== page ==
Similarly, a metadata-driven EIM system can automate processes for verifying that tasks of all kinds are completed by the right people at the right time. Task assignments are automatically generated for individual users within the system with corresponding alerts, such as email notifications, to enhance communication. As tasks are completed, the system collects the evidence and archives it in such a way that it can be easily retrieved for an auditor at any time.
For example, if a biotechnology firm has a mass spectrometer requiring monthly maintenance, the instrument can be documented in the EIM system to easily automate and manage the scheduling of related maintenance tasks. In this case, a monthly maintenance task, such as calibration, is assigned to the appropriate laboratory technician, who also receives a corresponding separate email notification. A configurable time period can be defined for which the task will remain in the technician’s to-do list. If no action is taken, the task will then proceed automatically to the next workflow state defined as “overdue/escalated.” When a task is finished, it is easily closed with an electronic signature and the manager is notified. This provides an easy means of capturing the evidence for the auditor.
Finally, the EIM system can be configured to automatically record and save all audit findings, while also ensuring the right people have access to this information. Findings are linked within the system to related content and individuals, rather than hidden within spreadsheets, written documents or emails.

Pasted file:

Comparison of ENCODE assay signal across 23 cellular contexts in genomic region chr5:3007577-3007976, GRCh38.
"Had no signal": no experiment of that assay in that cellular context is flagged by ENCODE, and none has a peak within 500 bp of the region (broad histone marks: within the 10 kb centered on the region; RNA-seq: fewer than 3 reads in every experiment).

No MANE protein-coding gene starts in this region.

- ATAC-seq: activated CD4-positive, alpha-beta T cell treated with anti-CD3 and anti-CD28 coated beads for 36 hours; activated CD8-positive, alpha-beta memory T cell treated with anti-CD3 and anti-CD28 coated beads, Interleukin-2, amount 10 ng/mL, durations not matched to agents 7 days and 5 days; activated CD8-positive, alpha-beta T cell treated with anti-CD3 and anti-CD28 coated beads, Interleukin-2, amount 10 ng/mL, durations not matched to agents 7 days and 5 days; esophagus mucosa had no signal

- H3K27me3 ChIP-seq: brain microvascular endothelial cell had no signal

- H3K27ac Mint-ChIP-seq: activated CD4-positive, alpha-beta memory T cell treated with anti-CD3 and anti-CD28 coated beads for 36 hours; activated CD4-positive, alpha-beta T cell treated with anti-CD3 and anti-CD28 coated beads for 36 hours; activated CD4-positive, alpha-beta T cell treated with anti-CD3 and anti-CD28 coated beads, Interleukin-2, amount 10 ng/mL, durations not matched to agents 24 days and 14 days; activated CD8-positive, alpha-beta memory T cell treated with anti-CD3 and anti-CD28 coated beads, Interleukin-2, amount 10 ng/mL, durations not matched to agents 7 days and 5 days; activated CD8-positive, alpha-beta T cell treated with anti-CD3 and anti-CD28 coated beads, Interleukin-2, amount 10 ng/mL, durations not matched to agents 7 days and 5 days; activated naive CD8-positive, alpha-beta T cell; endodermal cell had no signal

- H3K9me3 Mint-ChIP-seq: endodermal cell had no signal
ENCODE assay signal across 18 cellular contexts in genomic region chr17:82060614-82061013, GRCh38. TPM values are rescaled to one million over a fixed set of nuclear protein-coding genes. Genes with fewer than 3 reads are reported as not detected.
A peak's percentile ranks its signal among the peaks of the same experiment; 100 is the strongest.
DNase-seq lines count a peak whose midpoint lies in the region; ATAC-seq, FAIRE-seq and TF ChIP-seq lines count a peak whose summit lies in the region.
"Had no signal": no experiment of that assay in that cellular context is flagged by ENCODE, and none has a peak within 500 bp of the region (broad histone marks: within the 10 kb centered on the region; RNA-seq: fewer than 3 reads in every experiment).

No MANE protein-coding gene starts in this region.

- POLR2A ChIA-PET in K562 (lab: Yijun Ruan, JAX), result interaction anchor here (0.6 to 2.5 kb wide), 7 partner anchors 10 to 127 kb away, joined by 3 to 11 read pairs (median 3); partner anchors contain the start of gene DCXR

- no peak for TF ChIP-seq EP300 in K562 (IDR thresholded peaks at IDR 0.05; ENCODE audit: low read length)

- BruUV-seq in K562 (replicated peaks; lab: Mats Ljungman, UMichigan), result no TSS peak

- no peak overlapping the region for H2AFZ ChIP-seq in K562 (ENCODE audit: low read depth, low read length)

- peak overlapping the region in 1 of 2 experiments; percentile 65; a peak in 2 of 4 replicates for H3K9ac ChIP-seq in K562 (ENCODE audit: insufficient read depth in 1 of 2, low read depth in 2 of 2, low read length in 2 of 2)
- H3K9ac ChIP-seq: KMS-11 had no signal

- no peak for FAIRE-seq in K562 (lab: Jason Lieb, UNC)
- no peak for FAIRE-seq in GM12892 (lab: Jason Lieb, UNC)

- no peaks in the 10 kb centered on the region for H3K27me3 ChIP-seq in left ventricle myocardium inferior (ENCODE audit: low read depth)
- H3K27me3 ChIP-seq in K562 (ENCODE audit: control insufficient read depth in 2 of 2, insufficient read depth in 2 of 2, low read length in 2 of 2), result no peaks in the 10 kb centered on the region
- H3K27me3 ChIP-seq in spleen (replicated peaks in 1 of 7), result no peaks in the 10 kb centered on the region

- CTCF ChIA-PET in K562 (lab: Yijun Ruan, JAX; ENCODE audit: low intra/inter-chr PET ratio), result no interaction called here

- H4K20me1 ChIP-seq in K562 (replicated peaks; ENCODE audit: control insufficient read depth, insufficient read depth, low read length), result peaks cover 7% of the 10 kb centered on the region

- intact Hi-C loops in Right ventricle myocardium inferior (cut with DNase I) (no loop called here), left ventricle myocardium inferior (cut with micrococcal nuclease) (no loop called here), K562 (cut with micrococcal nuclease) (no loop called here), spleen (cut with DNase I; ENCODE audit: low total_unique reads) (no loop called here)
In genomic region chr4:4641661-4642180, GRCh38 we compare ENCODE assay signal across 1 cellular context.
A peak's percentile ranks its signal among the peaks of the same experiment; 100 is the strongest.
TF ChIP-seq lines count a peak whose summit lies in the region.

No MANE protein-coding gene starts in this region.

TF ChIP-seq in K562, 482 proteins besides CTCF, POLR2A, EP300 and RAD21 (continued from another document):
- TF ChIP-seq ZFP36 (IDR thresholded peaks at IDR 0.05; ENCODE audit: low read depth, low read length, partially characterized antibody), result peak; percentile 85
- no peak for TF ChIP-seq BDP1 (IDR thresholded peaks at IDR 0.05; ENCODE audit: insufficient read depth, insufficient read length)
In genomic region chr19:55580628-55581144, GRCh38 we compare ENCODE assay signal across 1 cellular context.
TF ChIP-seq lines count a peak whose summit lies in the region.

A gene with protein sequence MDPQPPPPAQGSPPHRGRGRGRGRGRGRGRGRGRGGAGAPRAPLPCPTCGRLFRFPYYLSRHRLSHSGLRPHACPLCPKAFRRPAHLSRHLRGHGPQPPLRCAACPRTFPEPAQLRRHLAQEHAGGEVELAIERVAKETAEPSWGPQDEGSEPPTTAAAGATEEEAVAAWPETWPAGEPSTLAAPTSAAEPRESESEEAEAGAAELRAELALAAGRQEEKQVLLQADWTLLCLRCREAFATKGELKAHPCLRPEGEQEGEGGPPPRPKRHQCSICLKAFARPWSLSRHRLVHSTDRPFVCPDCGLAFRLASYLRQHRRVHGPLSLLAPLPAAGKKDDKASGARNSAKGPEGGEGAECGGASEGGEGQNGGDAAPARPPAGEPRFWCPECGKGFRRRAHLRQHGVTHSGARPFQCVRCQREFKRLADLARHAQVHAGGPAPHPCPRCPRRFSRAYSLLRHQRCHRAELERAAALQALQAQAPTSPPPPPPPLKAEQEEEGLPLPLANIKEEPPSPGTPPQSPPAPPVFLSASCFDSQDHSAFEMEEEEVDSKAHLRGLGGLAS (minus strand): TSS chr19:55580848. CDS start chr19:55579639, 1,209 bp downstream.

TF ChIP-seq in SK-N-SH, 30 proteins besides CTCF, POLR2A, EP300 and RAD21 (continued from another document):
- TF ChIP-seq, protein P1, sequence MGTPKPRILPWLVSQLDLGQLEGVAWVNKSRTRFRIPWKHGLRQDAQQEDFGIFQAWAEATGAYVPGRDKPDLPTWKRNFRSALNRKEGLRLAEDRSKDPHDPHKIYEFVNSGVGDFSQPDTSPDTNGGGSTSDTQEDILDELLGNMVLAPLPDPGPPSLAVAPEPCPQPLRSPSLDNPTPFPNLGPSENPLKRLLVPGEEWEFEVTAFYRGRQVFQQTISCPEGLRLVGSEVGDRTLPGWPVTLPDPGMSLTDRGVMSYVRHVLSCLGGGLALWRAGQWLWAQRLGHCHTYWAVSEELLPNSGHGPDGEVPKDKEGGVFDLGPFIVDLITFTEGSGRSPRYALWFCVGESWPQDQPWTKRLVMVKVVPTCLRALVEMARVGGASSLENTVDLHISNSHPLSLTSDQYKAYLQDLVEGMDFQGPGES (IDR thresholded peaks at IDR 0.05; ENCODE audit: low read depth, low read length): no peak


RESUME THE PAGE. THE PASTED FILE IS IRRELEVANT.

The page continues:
An EIM system that leverages metadata is key to streamlining and simplifying audits. Because it classifies information based on what it is, rather than where it is stored (as with folders), metadata enables and streamlines all functions of the EIM system: searching for information, instruments or persons; displaying and reporting information; setting permissions; sorting content; generating workflows; personalizing to-do lists—and more. This metadata is extremely powerful in that it organizes information, associates it with related data and controls it.
Simplified Audits = Reduced Risk
For life sciences organizations that are busy contributing to medical breakthroughs and improved human health worldwide, undergoing audits is a so-called “necessary evil,” but one that can be made significantly more efficient and less stressful by moving from an antiquated, and often completely manual, system of files and folders to a comprehensive, automated EIM system. Further, by exploiting the power of metadata within such an information management system, life sciences organizations can:
- ensure the requested versions of documents are quickly and easily accessible
- better manage workflows and verify task completion
- ensure sensitive content is accessible only to authorized users
- streamline and automate staff-training notifications and verification of completed training
- automatically collect evidence and make it easily accessible during audits
- record and save all audit findings and direct them to the correct personnel for processing
Taking advantage of an EIM system significantly assists life sciences organizations in adopting and executing these best practices for simpler, more successful audits, improved communication and efficiency and, ultimately, better business.